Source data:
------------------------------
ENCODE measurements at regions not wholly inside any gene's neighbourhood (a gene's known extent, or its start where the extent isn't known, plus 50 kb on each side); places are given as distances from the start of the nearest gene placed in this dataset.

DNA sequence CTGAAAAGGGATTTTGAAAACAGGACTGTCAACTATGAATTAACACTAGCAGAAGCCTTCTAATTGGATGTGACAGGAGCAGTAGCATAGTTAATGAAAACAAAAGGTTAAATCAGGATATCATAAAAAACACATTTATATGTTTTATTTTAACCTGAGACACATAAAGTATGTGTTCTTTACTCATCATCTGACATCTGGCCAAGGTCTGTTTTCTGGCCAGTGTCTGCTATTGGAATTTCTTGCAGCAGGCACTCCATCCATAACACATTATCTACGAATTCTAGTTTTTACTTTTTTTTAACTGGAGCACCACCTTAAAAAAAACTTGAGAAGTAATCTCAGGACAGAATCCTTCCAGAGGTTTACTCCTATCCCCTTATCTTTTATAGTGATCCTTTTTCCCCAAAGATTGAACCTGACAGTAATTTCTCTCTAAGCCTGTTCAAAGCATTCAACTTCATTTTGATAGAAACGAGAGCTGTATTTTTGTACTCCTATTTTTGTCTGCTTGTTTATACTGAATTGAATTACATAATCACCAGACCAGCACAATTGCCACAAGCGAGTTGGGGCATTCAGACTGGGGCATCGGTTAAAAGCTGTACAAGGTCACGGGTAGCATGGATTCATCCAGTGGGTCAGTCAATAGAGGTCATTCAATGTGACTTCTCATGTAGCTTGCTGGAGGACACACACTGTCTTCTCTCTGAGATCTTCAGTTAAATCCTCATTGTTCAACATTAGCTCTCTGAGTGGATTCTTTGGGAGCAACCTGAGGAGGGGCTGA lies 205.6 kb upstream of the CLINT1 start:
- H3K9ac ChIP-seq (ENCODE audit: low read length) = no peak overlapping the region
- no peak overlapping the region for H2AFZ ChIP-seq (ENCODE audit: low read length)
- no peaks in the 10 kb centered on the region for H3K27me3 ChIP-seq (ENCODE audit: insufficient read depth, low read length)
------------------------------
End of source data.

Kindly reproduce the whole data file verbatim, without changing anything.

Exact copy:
ENCODE measurements at regions not wholly inside any gene's neighbourhood (a gene's known extent, or its start where the extent isn't known, plus 50 kb on each side); places are given as distances from the start of the nearest gene placed in this dataset.

DNA sequence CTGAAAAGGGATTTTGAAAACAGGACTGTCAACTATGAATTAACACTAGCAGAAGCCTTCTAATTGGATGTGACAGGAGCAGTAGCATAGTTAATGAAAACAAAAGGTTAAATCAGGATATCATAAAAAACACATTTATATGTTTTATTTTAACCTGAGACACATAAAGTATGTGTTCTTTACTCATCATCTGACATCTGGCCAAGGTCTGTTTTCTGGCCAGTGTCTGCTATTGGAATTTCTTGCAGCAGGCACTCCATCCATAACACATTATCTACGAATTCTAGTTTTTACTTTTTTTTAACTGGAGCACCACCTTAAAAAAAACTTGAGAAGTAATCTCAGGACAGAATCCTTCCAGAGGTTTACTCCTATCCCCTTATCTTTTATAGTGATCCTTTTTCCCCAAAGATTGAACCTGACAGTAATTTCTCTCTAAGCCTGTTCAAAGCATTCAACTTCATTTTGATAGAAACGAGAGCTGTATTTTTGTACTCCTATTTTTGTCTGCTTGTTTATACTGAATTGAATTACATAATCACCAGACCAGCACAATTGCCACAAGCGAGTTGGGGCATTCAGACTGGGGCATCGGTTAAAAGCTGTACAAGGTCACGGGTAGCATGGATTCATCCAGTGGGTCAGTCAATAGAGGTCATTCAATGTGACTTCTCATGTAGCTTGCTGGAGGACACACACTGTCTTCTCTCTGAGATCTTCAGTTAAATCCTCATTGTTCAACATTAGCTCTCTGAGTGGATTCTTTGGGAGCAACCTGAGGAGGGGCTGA lies 205.6 kb upstream of the CLINT1 start:
- H3K9ac ChIP-seq (ENCODE audit: low read length) = no peak overlapping the region
- no peak overlapping the region for H2AFZ ChIP-seq (ENCODE audit: low read length)
- no peaks in the 10 kb centered on the region for H3K27me3 ChIP-seq (ENCODE audit: insufficient read depth, low read length)